Businesses can learn from US legend Macys

Posted Friday, May 16th, 2014. Filed Under Corporate - Tips/Tools Blog

I am in Canada and do not know if this exists but for those smaller companies is the US listen up… smaller companies are benefiting from the big companies know how. This is resulting in increased sales for both.

One entrepreneur who sells lingerie wanted to increase her business exposure from online to in-store. A small business association told her about The Workshop at Macy’s, a training program that teaches women and minority entrepreneurs how to get their products into major retail stores.

This women entrepreneur who sells lingerie for the curvy body-type was guided on colour choices consumers prefer. She made changes to her line and began selling her line in 10 of Macy’s stores as well as J.C.Penny sold the line through their online business. Sales jumped 700% in 2013 from the year before. What this woman entrepreneur liked was they held her hand through the process.

Unlikely pairings of large and small companies are making a difference. Small companies often struggle with a lack of funding and experiences running a business. About half fail in the first five years. Some large companies are coming to the rescue providing mentorship, formal instruction and cash in the form of loans or prizes.

For big companies, giving back can polish their reputation and even boost profits. People are more likely to support a company they know is giving back to the community. Working with smaller companies also exposes the big brand to the customers of the small businesses. The entrepreneurs are likely to tell customers about a company that helped them when they were starting out.

Some of the larger companies say working with small companies helps them attract and retain top talent. It can even help them identify hot products.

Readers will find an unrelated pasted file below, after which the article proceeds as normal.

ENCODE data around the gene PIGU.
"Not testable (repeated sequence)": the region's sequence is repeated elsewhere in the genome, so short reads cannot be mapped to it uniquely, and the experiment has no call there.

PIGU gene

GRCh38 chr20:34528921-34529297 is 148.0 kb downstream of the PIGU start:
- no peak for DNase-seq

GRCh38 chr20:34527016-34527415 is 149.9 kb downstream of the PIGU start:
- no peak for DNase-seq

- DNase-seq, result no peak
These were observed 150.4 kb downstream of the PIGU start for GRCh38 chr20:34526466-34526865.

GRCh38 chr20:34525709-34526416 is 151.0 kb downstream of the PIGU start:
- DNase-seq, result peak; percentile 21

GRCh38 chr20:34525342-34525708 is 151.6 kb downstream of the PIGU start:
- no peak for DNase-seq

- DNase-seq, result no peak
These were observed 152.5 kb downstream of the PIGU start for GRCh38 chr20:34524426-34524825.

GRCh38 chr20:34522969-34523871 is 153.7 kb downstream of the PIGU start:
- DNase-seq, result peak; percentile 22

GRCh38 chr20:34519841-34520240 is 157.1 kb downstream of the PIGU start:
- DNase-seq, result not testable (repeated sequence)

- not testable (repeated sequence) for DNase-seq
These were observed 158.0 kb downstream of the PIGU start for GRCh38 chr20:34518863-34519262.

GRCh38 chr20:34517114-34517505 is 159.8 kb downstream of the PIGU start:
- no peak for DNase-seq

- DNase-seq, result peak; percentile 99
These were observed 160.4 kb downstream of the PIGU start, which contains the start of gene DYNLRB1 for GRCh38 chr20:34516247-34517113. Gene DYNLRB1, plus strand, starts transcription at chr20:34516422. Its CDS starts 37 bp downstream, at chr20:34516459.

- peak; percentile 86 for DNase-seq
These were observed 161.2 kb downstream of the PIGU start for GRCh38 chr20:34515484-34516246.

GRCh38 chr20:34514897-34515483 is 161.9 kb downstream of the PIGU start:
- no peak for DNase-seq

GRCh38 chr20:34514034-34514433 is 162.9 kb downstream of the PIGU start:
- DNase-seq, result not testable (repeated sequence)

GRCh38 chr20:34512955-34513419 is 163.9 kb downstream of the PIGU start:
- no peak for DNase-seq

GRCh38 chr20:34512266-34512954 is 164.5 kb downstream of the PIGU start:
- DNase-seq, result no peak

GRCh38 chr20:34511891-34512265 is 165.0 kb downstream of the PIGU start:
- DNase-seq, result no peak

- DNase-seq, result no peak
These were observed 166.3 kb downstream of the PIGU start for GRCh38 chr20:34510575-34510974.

More than 60 businesses have been through The Workshop at Macy’s since it launched in 2010. Small businesses accepted into the program have no obligation to work with the retailer in the future. The program gives Macy’s access to new products to sell.

Another company reaching out to help those smaller companies is Goldman Sachs with their 10,000 Small Businesses program, which provides a free business course, spread out over several weeks.

The other benefit for both sides is networking.

Many of the businesses that participated have had good results: 64% of the small businesses that completed the program said they increased revenue six months after graduating and 45% added new jobs, a survey conducted by Wellesley, Mass.-based business school Babson College found.

The benefit to Goldman Sachs is that the initiative helps the bank recruit and retain workers. Recent college graduates want to work at companies that that have programs that give back.

Boston Beer is another company that provides guidance and mentoring. A small brewer in New York took out a loan from its Brewing the American Dream program. The small brewer heard about the program through Accion, a non-profit that provides small loans to entrepreneurs. Accion partners with Brewing the American Dream to administer loans using money donated by the beer company. Along with the loan Boston Beer gives advice.

Working with smaller companies helps the bigger companies breath new life into them and reminds them of the ‘small business roots’ where most began. The program has provided more than $2.6 million in loans to nearly 300 small businesses.

I love this idea of collaboration for the benefit of both sides.

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